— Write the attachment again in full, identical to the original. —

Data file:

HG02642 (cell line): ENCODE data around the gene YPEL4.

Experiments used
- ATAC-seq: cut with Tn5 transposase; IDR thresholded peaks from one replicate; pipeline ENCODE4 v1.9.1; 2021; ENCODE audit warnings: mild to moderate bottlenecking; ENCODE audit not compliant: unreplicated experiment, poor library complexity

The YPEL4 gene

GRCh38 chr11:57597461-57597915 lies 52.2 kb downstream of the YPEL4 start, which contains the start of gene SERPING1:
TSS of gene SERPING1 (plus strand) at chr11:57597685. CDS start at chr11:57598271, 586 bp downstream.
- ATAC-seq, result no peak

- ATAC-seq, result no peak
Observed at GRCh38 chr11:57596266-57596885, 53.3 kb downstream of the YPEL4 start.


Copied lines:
HG02642 (cell line): ENCODE data around the gene YPEL4.

Experiments used
- ATAC-seq: cut with Tn5 transposase; IDR thresholded peaks from one replicate; pipeline ENCODE4 v1.9.1; 2021; ENCODE audit warnings: mild to moderate bottlenecking; ENCODE audit not compliant: unreplicated experiment, poor library complexity

The YPEL4 gene

GRCh38 chr11:57597461-57597915 lies 52.2 kb downstream of the YPEL4 start, which contains the start of gene SERPING1:
TSS of gene SERPING1 (plus strand) at chr11:57597685. CDS start at chr11:57598271, 586 bp downstream.
- ATAC-seq, result no peak

- ATAC-seq, result no peak
Observed at GRCh38 chr11:57596266-57596885, 53.3 kb downstream of the YPEL4 start.